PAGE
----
It is the effective focal length of my favorite lens, the Zuiko Digital 50mm f2.0 Macro prime. Mounted on a four-thirds system camera, it gives a field of view similar to 100 mm., on traditional 35 mm. film, the most common medium of years gone by. 100 mm is a “portraiture length”, and this lens is primarily a macro, with portraits as its secondary purpose. That being said, 100 mm gives a rather “constricted” view of the world.
So what would I be doing using a fast macro prime, with a narrow field of view, on a walk-around in broad daylight? Most people would probably do a walk-around with as much zoom range as possible, then why would I stick to one that cannot zoom at all?
First, it forces me to think more, on a.) what to shoot at and b.) how to shoot it. Shooting with a lens permanently stuck at 100 mm severely limits flexibility…100 mm is too short for any sort of paparazzi use, yet it’s too narrow for group shots and landscapes. So what can you shoot with it besides bugs, flowers or a solitary portrait? You have to think it up.
Second is that it forces me to go near a subject. No matter how lazy one gets, you can’t just shoot from a distance and hope to get a good crop later on. So even with tired feet, I have to get near, and some things are better appreciated up close.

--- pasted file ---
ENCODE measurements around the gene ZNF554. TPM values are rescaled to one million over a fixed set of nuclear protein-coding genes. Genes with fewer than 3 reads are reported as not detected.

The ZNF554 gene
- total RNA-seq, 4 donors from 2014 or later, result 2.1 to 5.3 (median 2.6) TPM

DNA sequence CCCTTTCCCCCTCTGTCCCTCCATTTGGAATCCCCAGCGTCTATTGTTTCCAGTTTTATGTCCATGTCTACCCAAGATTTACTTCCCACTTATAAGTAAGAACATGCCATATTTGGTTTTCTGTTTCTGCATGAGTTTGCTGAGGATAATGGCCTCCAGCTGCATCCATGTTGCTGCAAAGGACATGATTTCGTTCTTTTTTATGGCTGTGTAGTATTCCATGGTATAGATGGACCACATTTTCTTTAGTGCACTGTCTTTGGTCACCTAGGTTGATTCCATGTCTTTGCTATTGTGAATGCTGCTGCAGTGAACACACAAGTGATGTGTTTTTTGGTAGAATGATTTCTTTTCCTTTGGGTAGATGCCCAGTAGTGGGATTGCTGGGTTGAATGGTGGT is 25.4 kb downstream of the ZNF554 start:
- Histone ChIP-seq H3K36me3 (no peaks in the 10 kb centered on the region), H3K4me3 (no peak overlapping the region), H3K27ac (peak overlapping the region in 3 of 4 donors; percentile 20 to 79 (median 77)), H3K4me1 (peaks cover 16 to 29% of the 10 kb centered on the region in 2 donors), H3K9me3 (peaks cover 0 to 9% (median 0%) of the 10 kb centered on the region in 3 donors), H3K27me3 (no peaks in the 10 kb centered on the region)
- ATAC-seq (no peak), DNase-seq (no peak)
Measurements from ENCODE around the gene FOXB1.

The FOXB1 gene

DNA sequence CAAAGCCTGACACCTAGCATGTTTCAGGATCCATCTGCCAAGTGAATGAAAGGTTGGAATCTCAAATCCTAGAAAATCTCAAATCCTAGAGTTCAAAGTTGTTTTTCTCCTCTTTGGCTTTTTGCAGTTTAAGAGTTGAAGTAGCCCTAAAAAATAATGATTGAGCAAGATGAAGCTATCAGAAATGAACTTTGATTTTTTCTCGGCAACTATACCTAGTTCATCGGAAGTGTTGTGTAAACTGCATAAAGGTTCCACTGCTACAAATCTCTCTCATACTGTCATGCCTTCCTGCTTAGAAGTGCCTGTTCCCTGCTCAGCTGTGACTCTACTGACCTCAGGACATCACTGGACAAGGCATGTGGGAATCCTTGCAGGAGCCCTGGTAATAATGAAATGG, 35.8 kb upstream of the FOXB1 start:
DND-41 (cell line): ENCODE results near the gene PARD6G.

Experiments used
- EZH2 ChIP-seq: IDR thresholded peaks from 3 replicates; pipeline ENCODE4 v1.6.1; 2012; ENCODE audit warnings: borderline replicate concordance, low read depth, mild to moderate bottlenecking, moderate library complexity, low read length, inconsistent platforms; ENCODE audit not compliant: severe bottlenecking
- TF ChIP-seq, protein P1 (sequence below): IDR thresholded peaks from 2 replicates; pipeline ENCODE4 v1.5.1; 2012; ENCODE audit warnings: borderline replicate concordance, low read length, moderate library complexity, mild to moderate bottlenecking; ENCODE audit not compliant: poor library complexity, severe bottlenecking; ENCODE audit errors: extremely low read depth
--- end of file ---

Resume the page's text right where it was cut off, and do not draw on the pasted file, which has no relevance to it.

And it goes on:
Lastly, I just love this lens.
Of course there will always be situations where it would almost be criminal to stick to 100 mm. Imagine if one were to visit France for the first time, without any sort of wide angle at hand…quelle horreur. Yet for places that one has been to quite often, it may be interesting to find out what you can find “interesting”, with such a narrow view of the world.
We joined one of Mr. Carlos Celdran’s tours on a Saturday morning. The tour we had was a walk-around on Intramuros, but he offers tours in other places too. Generous on humor and highly educational – even for grown-up locals, I would highly recommend this to everyone, and if you’re interested, Google him up.
For those not acquainted, Intramuros is a walled city beside the Pasig River, in the present day City of Manila. During the Spanish colonial period though, Intramuros was Manila itself, the seat of the Spanish colonial goverment. The city only sprawled outside of the walls in recent history.
Today, Intramuros is being preserved as a relic of the country’s past. This doesn’t mean that it has been turned into one overgrown museum though, as today it still houses functioning offices, shops, restaurants, and it still holds some residents.
* we joined Mr. Celdran’s Intramuros tour last July 2010.